8 elements that should feature on your product packaging design
There is no magic formula, set template or proven algorithm for the creation of a powerful packaging design. Fortunately so, we say, or else the world would be a boring place. However, in this packaging blogpost, we aim to come as close as possible to offering such a recipe for success.
So, let’s assume you’ve successfully created an eye-catching packaging design with a distinctive brand asset. Now that your packaging has grabbed the consumer’s attention, its next job is to communicate.
What does it need to communicate? Simple: tell the consumer what your product is and why they should buy it. That’s it. Two questions only that your product packaging design has to answer.
Below, we’ve pulled together a list of all the ‘ingredients’ needed to answer these two questions. Be sure to then arrange these elements into a logical, easy-to-follow layout: our recipe for powerful packaging communication.
The necessary recipe ingredients for a successful packaging design
- Category or product type
- Variant: for products which offer more than one option
- Functional benefit(s): what the product does
- Reason(s)-to-believe: why the consumer should find the claimed functional benefit credible
- Emotional end-promise or benefit: how the functional benefit fulfills a higher need
- Call-to-action: why the consumer should buy it now
- Size, weight, content details, etc.: practical information the consumer needs to know
How many of these ingredients have you included in your design? Probably not all of them. In fact, in our packaging design testing practice, we rarely see a product packaging that contains the full list of recipe ingredients. We have, however, noticed that designs which feature more of these ingredients tend to perform better.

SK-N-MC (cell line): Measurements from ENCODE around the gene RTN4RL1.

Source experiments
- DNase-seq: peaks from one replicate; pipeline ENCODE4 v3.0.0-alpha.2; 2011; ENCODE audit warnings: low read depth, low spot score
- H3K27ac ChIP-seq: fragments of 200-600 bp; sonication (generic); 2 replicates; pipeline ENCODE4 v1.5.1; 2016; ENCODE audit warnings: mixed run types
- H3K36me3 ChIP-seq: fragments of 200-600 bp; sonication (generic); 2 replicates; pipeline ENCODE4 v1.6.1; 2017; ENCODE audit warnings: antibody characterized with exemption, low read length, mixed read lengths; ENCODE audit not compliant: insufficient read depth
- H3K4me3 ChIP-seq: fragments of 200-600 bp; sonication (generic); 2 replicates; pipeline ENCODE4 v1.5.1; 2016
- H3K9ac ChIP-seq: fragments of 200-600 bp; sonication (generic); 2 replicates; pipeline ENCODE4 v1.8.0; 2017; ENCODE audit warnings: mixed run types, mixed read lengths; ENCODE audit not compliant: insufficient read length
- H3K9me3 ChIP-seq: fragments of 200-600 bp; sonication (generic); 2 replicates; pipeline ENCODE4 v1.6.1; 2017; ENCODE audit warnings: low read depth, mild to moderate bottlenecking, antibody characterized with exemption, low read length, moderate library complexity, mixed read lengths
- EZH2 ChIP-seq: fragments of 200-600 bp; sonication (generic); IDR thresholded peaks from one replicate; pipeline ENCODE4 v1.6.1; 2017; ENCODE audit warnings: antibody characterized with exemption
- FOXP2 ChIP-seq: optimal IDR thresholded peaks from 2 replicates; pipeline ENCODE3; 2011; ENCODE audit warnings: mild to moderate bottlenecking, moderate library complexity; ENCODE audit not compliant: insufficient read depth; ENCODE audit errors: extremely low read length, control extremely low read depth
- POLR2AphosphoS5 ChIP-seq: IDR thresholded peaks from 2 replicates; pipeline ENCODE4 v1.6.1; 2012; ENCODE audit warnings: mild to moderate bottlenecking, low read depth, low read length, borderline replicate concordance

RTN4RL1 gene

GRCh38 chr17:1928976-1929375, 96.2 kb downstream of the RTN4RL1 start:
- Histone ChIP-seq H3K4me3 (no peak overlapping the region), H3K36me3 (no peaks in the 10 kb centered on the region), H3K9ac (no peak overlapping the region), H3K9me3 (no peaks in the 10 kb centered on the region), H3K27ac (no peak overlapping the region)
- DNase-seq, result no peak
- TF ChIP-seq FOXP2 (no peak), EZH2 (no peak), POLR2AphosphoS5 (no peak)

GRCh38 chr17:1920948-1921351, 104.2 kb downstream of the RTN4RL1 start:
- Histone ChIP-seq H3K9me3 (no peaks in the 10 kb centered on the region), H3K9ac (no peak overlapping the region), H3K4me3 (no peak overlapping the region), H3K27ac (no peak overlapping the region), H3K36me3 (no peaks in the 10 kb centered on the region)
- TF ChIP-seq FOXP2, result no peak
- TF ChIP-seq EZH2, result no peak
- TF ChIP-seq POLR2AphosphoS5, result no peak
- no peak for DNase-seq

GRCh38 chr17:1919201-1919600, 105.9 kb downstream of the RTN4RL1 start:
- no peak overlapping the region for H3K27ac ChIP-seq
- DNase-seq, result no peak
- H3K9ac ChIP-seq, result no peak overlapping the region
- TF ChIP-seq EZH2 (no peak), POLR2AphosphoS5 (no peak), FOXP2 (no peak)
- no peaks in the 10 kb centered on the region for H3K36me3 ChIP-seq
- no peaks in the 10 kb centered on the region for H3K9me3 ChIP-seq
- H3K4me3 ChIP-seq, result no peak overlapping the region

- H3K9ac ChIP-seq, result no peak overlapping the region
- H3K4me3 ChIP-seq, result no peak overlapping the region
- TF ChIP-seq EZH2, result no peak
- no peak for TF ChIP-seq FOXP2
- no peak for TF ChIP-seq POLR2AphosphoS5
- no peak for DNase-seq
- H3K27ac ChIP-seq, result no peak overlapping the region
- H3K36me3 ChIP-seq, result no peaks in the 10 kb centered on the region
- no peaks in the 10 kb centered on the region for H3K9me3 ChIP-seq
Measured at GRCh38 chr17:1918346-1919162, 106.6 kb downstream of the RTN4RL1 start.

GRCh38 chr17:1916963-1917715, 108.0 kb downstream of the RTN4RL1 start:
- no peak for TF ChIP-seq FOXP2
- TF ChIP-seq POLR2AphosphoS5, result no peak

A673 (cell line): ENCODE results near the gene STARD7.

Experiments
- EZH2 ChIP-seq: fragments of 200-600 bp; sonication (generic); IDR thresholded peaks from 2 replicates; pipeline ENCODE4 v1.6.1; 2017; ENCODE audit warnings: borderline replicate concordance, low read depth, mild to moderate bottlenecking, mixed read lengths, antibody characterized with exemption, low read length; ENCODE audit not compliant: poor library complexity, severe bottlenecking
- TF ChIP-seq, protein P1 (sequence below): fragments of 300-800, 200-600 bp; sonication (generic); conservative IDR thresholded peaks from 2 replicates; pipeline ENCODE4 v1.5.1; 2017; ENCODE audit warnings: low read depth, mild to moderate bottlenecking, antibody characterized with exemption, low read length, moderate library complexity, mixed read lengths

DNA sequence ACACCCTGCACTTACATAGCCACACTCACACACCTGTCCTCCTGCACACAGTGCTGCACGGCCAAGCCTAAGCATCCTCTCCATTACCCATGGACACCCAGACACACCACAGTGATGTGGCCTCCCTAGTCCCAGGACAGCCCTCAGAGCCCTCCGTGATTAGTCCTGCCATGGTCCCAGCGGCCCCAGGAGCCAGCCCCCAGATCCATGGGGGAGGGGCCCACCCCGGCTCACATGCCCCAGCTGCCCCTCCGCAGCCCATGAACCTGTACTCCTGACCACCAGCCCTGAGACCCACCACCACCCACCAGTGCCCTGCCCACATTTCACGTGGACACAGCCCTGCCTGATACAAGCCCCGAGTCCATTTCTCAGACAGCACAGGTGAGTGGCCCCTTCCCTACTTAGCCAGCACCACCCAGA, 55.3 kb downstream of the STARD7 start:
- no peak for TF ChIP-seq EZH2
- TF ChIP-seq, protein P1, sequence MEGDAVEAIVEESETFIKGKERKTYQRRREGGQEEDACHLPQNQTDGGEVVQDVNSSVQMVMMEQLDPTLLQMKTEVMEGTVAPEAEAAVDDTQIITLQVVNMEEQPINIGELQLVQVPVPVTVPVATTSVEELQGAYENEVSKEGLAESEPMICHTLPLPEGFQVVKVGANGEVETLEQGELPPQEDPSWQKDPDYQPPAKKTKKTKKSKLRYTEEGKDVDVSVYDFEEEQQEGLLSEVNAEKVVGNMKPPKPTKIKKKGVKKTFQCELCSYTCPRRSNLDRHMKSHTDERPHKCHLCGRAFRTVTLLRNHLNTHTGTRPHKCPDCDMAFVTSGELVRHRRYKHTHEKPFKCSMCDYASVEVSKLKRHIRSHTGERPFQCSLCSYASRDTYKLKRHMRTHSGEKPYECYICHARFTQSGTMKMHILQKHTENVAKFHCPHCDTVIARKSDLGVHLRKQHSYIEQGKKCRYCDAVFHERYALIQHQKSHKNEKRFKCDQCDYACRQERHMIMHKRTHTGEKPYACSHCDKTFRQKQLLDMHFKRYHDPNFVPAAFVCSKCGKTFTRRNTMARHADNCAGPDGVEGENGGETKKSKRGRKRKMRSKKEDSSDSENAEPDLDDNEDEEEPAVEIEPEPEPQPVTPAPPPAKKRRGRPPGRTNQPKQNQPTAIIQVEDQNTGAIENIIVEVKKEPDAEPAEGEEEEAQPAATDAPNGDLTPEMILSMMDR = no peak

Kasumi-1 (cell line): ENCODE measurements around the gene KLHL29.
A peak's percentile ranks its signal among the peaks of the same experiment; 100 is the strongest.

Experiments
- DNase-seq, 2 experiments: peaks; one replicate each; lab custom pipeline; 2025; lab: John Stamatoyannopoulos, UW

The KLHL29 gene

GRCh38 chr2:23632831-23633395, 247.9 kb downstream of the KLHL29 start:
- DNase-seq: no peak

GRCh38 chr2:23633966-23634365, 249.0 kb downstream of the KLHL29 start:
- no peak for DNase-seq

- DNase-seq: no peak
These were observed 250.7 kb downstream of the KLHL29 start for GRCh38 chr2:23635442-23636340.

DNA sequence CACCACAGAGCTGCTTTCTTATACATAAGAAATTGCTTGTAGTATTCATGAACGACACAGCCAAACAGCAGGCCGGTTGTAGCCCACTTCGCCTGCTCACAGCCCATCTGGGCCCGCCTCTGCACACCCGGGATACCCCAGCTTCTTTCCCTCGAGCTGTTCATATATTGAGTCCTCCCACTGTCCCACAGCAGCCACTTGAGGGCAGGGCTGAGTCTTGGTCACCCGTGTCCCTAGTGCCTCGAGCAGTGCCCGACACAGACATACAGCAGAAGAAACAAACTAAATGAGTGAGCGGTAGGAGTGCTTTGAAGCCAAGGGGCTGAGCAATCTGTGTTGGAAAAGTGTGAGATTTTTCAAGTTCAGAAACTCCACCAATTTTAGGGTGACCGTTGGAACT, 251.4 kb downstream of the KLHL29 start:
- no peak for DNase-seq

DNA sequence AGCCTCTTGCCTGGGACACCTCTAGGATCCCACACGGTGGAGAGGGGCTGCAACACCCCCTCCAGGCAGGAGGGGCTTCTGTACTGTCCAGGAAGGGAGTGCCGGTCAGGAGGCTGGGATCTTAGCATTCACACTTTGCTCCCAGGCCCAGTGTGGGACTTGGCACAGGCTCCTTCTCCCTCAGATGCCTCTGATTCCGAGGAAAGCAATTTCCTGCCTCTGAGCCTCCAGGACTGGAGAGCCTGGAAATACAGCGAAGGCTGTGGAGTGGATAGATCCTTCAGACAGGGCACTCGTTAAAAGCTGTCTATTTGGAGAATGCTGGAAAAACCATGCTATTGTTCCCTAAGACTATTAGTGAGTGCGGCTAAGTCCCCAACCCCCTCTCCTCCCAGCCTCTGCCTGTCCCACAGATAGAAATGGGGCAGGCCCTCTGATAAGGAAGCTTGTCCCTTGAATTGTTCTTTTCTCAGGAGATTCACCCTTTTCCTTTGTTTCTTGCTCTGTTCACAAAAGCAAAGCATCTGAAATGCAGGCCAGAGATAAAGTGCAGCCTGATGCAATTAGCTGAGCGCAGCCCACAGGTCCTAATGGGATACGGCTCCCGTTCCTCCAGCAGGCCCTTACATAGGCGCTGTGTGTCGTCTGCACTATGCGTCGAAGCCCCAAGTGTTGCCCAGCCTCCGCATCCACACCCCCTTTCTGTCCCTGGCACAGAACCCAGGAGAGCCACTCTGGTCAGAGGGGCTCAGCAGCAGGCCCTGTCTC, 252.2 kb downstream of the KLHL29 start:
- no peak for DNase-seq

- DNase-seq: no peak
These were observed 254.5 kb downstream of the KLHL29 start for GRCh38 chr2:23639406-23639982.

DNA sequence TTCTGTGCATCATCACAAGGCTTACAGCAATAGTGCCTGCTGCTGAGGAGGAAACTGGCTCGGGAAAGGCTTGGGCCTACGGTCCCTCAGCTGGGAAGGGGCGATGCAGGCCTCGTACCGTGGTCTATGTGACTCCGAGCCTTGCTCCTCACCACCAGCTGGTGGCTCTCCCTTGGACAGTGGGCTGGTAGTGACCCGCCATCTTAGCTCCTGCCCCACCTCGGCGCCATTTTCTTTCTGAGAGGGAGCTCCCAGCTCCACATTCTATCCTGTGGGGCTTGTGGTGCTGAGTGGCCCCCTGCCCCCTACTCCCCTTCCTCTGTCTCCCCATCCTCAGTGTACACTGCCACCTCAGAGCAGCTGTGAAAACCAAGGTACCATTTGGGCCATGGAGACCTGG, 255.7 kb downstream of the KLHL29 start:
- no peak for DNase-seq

We have seen a trend over the past years towards simplifying the ‘recipe’. For example, some product packaging designs communicate the promise, but not the benefit or reason-to-believe. The risk with such a minimalist design approach is that the more elements you leave out, the less likely consumers are to ‘get it’.
Minimalist design is great for the iPhone or speaker sets, but we find that packaged goods with a minimalistic design often struggle to effectively communicate to mass audiences. They more typically appeal to a niche audience and/or premium segments.
The power of the end–promise on packaging
We’ve also noticed the benefit of illustrating the end-promise on the packaging. From shampoos promising beauty from shiny hair and skincare products offering eternal youth from radiant skin, to meal kits promising home bliss from a tasty homecooked meal, consumers are more easily persuaded by visual interpretations. Pictures, sketches, or structural shapes and lines offer powerful suggestion and emotional resonance.
The effective rendering of an emotional end-promise is a particular challenge for the newly emerging class of functional foods. A great example is the Brain Juice pack design, featuring an image of a brain that shines as bright as the sun. The Maca Sutra pack design on the other hand misses the opportunity to offer a visual interpretation of the powerful promise of sexual health – or perhaps subtlety is what they were going for in this case.
More resources on how to design great packaging
At MetrixLab, we’re experts in packaging design testing. Using our extensive experience and benchmark database, we’ve created a series of guidelines on how to design your own packaging, from visibility, to communication and persuasion. Watch a summary of our package design tips in the below three-minute video. And download our whitepaper for more details on our nine best practices for creating powerful packaging designs.